Honorable Mention: Morris Land Conservancy
The Morris Land Conservancy received an honorable mention for their “Partners for Greener Communities” program that provides technical services to help municipalities preserve park land and open space. Morris Land Conservancy is a non-profit member supported organization that has been preserving open space and protecting water resources since 1981. The Conservancy helped preserve more than 8,500 acres of land in the past nine years. The Conservancy’s Partners for Greener Communities program is the cornerstone of their preservation efforts. The Partners for Greener Communities program has worked with local communities to close 88 land deals, preserving 5,400 acres in 21 communities. Through this program, the Conservancy has helped towns obtain over $94 million in federal, state, and county grants to acquire land.
Winner: Teaneck Creek Conservancy, Inc.
The Teaneck Creek Conservancy, Inc. received their award for remediating brownfields into wetlands and passive outdoor recreation areas in Bergen County. Associated with this project is an agreement with Rutgers University for the Teaneck Creek Conservancy to provide access for scientists and students, promote wetlands protection and restoration, and to promote use of a new regional eco-park as an outdoor classroom and research site. Since 2001, the Teaneck Creek Conservancy has been leading a public/private partnership that is transforming historic Overpeck Park into an eco-park, outdoor education center, and cultural destination as well as improving water quality in the Hackensack River watershed.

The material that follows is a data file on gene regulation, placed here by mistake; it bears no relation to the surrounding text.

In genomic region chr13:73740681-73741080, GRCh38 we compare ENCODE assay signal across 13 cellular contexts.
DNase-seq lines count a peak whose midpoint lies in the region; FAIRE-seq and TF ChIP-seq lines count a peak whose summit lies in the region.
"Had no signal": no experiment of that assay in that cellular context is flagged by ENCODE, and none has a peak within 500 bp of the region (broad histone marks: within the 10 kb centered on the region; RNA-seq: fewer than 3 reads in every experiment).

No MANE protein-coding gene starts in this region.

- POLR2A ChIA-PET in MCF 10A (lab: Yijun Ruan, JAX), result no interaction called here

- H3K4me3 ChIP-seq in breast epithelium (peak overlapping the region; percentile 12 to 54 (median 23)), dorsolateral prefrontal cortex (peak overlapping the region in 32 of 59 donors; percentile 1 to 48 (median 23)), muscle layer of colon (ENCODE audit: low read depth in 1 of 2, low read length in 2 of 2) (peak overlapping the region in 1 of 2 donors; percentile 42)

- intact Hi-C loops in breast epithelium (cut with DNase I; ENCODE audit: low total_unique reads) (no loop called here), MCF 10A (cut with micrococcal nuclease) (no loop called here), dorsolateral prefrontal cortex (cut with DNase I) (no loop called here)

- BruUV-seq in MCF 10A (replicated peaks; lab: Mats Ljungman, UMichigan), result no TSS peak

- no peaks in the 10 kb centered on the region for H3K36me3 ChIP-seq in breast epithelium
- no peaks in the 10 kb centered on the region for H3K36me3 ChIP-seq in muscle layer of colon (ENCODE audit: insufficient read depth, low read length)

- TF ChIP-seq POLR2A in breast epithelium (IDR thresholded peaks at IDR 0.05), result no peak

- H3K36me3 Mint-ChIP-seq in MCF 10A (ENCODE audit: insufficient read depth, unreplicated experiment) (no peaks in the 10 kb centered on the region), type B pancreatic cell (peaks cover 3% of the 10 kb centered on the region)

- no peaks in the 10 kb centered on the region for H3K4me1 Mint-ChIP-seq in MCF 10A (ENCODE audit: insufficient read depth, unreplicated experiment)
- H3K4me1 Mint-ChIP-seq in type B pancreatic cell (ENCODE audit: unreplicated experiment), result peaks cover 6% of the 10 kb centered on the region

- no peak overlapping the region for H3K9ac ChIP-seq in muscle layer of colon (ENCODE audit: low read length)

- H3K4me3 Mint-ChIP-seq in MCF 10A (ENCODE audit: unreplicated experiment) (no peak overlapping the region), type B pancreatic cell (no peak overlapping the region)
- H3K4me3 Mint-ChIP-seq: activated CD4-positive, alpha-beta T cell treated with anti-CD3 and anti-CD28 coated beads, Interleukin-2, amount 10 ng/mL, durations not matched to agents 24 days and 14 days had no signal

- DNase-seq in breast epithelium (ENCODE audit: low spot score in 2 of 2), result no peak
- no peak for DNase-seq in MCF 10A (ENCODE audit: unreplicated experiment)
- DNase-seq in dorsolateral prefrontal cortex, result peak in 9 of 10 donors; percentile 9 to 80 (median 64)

Environmental Stewardship Category
Winner: Jacqueline Royce, Ph.D.
The Environmental Stewardship award is given to Dr. Jacqueline Royce for her continued commitment to environmental issues. During ten years of community activism in Atlantic Highlands, Dr. Royce led efforts to document natural resources, preserve open space, restore saltmarsh and habitat, plan greenway/trail/stream buffers, improve stormwater management, provide recreational opportunities, build community awareness, and raise funds for these efforts. After helping to create the Atlantic Highlands Environmental Commission in 1998, she has served as its Vice Chair. She co-authored “Our Town’s Environment”, the basic inventory needed for all future efforts. Her work covers a range of policy development, program design, hands-on management and public outreach.
Environmental Leadership Category
Winner: Mayor Meryl Frank
Mayor Meryl Frank, Highland Park, has proposed a long-term vision for the Borough, Highland Park 2020, which has been described as one of the most ambitious experiments in “smart growth” planning ever attempted in this part of New Jersey. The HP 2020 plan focuses on creating a community, which is sustainable economically, environmentally and socially, focusing on affordability, conservation and on building strong community relations. Meryl Frank was sworn in as Mayor of the Borough of Highland Park in January of 2000. As mayor she worked to forge a council and staff commitment to the principles of good government. She has established a reputation as a creative and innovative leader.